Leading Through Change

I sent this out for a customer email newsletter today, and I wanted to share it here too.

I hope this letter brings you some encouragement and perspective as you lead your teams.

I read a post from a guy named Ron Edmondson the other day that really struck me by how spot on it was. You can read it yourself here: http://ronedmondson.com/2017/10/7-tensions-you-can-expect-in-fast-growth.html

Ron is talking about fast growth in his post, but the same tensions come up any time our organizations are changing.

Change is inevitable. And it doesn’t even matter if it’s change we are driving, or change that that is happening around us. There is one major issue change will introduce every time if we do not lead well. That problem is negativity.

Change goes hand-in-hand with the unknown. And because we are human beings, our tendency is to fill in what we don’t know with negativity. We let fear take over and we can’t see around the gap. And when negativity creeps in, it spreads fast.

I remember reading somewhere that overcoming negative energy requires 10 times the amount in positive energy. I am not sure how scientific this is, but I still love the visualization. It begs us to ask the question, “How do we protect our teams from negativity to begin with?”

Here are my ideas.

Over-communicate. If we tend to fill in what we don’t know with negativity, we need to communicate what the gaps are. Tell your team when you don’t know, and let them know it’s ok to not know. We are human beings who have been created with an incredible ability to figure things out. It also helps to communicate that change brings about change, so everyone should be ready to adapt.

Assume the best. We should always assume the best and encourage our teams to do the same. If we fill in gaps with the benefit of the doubt, especially when it comes to each other, we protect ourselves from unnecessary tension and frustration. We shouldn’t put on rose-colored glasses and pretend everything is perfect either…just don’t assume the negative when we really don’t know.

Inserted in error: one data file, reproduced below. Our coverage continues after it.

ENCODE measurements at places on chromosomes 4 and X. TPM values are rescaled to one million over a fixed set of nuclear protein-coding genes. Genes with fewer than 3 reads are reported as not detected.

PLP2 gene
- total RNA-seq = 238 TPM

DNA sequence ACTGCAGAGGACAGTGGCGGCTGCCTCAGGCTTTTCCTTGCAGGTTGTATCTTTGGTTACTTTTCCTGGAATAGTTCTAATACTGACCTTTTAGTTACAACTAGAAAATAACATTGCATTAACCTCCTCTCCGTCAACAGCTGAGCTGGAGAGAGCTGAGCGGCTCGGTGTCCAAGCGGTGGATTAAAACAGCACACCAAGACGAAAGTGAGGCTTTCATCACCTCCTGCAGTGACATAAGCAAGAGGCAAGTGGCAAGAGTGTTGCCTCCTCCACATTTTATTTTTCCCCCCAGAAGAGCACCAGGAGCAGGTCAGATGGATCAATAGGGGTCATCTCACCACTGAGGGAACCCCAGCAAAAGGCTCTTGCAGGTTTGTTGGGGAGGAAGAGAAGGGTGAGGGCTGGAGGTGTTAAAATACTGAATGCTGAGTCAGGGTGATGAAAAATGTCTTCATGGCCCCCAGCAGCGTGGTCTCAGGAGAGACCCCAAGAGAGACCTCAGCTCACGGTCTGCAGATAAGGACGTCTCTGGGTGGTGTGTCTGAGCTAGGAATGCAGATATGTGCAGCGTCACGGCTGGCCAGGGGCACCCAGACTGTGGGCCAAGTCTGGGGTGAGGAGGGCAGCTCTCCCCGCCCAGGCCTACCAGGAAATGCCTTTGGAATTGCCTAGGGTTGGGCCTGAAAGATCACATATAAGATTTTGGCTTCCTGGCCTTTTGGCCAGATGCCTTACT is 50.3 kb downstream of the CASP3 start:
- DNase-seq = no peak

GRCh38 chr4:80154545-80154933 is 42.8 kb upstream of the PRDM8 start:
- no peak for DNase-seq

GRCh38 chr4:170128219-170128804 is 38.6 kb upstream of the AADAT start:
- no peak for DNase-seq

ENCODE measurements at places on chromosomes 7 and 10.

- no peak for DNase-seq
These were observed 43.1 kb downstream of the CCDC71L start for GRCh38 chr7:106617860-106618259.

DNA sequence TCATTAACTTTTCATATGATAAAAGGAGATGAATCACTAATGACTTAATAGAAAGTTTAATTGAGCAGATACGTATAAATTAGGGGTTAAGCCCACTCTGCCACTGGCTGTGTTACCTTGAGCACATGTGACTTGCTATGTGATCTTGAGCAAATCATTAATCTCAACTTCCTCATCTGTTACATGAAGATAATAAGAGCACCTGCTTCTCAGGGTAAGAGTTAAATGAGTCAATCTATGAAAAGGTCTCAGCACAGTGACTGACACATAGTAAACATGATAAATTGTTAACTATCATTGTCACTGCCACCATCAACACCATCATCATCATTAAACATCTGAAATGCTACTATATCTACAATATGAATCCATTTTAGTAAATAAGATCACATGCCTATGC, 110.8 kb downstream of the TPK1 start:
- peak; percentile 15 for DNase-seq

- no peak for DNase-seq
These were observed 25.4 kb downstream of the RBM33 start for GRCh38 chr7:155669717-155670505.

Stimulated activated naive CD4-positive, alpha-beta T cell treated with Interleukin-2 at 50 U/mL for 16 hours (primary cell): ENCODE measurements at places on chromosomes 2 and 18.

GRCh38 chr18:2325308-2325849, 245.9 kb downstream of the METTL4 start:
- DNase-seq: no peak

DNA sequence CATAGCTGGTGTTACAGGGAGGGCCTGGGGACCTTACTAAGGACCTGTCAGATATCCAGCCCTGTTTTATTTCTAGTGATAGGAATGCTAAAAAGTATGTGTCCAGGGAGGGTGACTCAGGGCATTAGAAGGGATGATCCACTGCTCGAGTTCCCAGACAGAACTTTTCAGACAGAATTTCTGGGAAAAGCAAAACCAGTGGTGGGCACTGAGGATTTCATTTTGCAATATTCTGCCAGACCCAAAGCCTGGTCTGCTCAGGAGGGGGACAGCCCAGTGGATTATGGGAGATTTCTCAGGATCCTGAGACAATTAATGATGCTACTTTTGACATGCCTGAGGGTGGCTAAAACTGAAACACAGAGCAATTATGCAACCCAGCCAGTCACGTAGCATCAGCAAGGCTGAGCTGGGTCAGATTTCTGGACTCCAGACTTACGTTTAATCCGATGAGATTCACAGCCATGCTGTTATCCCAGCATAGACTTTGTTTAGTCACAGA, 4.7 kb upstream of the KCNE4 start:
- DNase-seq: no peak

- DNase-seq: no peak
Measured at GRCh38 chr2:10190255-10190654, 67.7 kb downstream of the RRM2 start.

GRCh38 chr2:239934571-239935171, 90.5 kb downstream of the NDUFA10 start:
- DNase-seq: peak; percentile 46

No gossiping. We define gossip as voicing frustrations to people who cannot solve the problem. When we complain to a peer we, are not actually working to solve the problem. We are only spreading negativity. We have an open door policy at Envoy. If one of our team members is frustrated, we want them to come to us or go to their boss. We want to hear them out. We want them to be able to vent. We want to fix the underlying problem. And doing this keeps the conversation focused on what can be done to improve the situation.

Understand what you cannot control. There is something freeing about being able to see a problem, to acknowledge that something just stinks, but still have the positivity, perspective, and peace of mind to know that we are in control of our decisions. Stephen Covey says this in The 7 Habits of Highly Effective People:

“Our behavior is a function of our decisions, not our conditions.”

When we are in control of ourselves, when we are responding and not reacting, our outlook and ability to succeed under extraordinary circumstances is high.

Rest. There is only so much effective work we can do. Sometimes we have to dig deep and just get stuff done. And sometimes, we need to recognize we are too exhausted to be effective, and rest. We are more important than our work, and we have to take care of ourselves.

If you didn’t read the post I linked to earlier, you should. It will help you realize you are not alone in dealing with the tensions of growth and change.